"Colleen LaRose had as much chance of killing Lars Vilks as I did," he said.
After Khalid's arrest, he was diagnosed with Asperger's syndrome and depression. Prosecutors have not contested the diagnosis.
Lindy said the judge should give weight to Khalid's age, his psychological difficulties and his growth in jail. Although Khalid had graduated from high school, he obtained a GED so he could teach the syllabus to other inmates.
"The Asperger's in conjunction with his adolescence created a crucible," Lindy said.
In testimony for the defense, forensic psychologist Steven Samuel said the undiagnosed problems would have caused Khalid to have difficulty relating to people in the world around him and that he would have struggled to comprehend the gravity of his actions.
"People with Asperger's syndrome don't get cause and effect," Samuel said. "They are easily manipulated."
Samuel, who interviewed Khalid, said he withdrew from his family — eating meals alone in his room and at one point starving himself in a bid to convince his family to return to their native Pakistan — and became ever more tightly wrapped up in his online world.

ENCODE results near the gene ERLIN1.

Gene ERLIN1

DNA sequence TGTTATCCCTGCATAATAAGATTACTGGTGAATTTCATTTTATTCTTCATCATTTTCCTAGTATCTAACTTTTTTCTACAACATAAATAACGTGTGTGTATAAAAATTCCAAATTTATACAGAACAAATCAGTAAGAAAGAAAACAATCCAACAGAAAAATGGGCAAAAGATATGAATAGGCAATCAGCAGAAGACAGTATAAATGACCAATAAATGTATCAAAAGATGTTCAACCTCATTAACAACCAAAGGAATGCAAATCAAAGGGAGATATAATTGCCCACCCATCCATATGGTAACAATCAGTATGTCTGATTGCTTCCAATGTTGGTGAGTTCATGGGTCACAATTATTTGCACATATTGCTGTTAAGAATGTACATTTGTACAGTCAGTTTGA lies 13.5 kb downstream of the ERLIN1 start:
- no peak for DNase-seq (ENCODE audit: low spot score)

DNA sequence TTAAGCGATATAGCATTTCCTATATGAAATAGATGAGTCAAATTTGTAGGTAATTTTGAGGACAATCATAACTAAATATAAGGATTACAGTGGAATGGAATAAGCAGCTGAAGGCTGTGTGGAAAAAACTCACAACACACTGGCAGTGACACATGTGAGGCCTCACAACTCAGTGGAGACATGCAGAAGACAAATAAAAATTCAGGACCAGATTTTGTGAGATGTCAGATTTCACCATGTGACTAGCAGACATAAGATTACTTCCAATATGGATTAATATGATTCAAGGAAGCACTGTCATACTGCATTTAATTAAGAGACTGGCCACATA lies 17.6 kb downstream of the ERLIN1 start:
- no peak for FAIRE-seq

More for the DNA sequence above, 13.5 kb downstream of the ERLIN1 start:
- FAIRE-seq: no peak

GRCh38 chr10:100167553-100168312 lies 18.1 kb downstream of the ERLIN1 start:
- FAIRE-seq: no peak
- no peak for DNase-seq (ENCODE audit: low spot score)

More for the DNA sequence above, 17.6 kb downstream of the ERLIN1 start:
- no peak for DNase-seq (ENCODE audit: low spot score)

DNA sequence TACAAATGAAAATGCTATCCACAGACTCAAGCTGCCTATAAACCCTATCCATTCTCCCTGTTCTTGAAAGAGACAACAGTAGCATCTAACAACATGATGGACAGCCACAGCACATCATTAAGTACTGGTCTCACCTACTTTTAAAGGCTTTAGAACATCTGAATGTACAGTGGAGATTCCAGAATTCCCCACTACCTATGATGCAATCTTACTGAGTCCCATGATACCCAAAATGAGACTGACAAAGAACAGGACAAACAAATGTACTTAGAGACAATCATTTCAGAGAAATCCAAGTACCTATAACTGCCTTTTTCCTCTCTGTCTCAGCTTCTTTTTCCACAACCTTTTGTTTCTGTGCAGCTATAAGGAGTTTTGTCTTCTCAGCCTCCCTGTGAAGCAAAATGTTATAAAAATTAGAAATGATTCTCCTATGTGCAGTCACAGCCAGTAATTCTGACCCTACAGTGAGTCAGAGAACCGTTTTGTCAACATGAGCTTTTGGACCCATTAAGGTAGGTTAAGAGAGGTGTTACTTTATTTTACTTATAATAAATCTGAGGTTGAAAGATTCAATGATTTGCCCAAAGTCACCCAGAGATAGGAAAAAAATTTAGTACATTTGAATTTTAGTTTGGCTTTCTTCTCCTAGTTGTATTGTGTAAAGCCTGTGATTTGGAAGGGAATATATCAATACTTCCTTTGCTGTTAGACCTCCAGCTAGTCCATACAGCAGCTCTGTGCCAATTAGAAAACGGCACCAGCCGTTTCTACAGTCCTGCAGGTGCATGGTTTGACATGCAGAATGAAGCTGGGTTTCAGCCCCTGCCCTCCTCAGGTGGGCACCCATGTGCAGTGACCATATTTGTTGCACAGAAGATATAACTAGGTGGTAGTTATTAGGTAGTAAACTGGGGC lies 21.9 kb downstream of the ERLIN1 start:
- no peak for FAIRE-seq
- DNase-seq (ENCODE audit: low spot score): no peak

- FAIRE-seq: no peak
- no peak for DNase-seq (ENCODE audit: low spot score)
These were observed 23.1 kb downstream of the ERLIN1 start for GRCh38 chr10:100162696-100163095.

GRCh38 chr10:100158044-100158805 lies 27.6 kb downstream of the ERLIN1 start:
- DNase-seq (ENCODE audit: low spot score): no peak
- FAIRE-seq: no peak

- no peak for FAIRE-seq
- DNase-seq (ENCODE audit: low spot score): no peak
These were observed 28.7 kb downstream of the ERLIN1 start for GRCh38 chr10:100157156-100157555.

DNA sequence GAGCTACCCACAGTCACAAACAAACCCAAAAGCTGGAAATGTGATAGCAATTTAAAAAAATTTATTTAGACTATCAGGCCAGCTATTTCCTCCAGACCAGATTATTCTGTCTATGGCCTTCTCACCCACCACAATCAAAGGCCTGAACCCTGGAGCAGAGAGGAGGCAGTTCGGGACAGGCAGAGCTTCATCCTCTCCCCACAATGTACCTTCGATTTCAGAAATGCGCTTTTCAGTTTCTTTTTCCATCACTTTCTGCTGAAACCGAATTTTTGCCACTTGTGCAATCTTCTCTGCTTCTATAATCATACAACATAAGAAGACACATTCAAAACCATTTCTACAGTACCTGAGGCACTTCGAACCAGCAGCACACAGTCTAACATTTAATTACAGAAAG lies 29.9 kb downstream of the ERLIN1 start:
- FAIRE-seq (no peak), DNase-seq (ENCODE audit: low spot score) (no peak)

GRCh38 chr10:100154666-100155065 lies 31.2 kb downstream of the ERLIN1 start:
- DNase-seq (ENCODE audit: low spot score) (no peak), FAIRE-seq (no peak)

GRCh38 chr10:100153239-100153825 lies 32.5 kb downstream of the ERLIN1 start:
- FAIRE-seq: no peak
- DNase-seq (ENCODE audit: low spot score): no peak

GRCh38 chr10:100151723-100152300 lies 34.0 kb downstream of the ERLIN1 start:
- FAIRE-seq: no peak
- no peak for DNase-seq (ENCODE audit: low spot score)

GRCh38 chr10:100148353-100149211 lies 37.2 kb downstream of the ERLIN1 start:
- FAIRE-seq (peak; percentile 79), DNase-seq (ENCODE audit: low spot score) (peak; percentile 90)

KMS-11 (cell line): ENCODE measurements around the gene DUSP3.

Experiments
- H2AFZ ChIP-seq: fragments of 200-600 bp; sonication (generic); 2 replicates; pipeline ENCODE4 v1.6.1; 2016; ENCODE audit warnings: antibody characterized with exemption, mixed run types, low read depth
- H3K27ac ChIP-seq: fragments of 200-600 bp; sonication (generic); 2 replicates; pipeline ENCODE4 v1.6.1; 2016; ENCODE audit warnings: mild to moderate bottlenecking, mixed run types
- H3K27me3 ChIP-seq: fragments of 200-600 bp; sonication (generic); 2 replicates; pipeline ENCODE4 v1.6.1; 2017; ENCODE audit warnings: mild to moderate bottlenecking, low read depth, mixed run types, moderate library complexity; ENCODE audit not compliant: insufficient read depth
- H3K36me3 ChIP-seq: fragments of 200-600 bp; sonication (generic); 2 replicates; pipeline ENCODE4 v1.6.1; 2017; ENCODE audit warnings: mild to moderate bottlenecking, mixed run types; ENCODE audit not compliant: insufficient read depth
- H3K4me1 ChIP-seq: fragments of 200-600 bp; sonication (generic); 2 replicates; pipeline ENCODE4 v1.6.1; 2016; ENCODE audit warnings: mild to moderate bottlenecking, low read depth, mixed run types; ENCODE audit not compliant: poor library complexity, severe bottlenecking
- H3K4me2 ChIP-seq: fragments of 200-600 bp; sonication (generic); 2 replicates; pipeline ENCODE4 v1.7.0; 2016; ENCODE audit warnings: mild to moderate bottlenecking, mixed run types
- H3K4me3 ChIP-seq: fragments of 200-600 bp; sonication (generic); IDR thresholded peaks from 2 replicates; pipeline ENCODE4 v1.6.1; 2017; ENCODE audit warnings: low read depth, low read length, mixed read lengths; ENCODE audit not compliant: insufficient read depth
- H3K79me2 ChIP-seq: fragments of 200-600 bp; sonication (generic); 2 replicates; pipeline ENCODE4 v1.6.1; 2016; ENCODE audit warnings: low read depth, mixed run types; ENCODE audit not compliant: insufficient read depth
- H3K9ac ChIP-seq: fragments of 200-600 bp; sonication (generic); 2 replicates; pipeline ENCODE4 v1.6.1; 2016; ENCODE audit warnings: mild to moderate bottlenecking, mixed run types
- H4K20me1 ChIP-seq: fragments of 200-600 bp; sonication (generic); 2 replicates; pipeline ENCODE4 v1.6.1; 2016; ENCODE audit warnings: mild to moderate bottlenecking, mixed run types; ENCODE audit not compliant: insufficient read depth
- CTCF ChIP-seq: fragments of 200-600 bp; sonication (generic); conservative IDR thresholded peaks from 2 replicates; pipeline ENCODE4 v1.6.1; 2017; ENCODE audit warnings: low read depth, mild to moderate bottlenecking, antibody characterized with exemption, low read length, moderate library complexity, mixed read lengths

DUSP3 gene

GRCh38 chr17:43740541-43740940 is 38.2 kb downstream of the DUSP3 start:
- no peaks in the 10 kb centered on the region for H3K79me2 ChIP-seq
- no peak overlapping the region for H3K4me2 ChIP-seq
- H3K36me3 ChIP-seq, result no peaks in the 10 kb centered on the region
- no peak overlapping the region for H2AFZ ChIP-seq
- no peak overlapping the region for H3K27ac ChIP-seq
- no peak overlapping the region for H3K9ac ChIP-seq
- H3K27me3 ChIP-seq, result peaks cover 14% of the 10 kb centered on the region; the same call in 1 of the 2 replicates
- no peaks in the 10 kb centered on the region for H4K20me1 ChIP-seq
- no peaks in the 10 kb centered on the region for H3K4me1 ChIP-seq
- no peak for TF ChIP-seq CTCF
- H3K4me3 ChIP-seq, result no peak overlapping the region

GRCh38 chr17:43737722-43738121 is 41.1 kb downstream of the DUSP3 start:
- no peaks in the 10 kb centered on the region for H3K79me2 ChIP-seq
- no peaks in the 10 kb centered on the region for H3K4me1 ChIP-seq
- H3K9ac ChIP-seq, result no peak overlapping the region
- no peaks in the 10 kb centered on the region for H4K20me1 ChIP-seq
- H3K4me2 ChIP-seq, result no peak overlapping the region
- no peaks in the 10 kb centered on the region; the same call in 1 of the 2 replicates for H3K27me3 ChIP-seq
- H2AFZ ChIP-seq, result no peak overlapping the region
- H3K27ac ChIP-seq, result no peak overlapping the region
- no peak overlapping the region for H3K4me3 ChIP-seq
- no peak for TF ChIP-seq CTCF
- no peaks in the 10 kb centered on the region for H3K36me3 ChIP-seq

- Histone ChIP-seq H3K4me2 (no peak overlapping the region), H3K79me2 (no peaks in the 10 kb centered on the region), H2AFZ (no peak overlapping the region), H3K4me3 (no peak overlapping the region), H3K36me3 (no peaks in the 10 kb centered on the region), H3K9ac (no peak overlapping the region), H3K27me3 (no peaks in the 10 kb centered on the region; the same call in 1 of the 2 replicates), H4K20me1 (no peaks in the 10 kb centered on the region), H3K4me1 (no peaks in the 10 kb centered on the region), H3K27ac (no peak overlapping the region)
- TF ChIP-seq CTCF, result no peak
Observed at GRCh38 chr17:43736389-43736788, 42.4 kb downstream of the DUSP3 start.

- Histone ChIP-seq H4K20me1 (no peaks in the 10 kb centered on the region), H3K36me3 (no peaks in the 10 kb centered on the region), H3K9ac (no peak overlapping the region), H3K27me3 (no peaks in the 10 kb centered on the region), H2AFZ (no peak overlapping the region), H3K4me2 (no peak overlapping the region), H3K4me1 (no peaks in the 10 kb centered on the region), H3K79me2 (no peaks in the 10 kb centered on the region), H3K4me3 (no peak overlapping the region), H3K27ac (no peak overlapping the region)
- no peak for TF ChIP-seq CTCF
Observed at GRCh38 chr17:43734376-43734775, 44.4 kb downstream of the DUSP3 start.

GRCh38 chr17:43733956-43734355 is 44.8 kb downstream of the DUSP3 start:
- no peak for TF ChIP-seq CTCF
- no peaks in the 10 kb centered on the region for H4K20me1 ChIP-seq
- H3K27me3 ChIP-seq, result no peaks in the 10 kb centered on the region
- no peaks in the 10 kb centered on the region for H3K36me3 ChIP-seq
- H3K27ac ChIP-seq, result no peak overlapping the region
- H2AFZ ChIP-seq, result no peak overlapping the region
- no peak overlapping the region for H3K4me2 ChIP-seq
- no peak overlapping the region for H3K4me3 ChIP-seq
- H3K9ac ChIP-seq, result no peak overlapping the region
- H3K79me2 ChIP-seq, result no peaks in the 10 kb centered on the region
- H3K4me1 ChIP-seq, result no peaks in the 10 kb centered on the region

On the Internet, Samuel said, Khalid was easily able to win the admiration of adults for his intelligence.
That intelligence helped Khalid to excel at Mount Hebron and earn a full scholarship to the Johns Hopkins University. But Samuel said his personality was also marked by childishness and naivete.
As Khalid stood up to address the judge, he said he had difficulty expressing himself clearly.
"I'm still learning how to speak," he said.
After the hearing, the lawyers maintained the positions they had taken in front of the judge.
"His conduct had real ramifications in the world of violent jihad," Williams said. "This was a real terrorist cell, these were real people plotting real things."
Outside the courthouse, Lindy took an aggressive tone. In decades to come, he said, people would view the prosecution of people such as Khalid as a disgrace and accused the government of badly mishandling the case.
"When they came to see him that very first time, they should have said, 'Get yourself a lawyer,'" Lindy said. "They didn't do that. They debriefed him eight different times. They ought to be ashamed of themselves."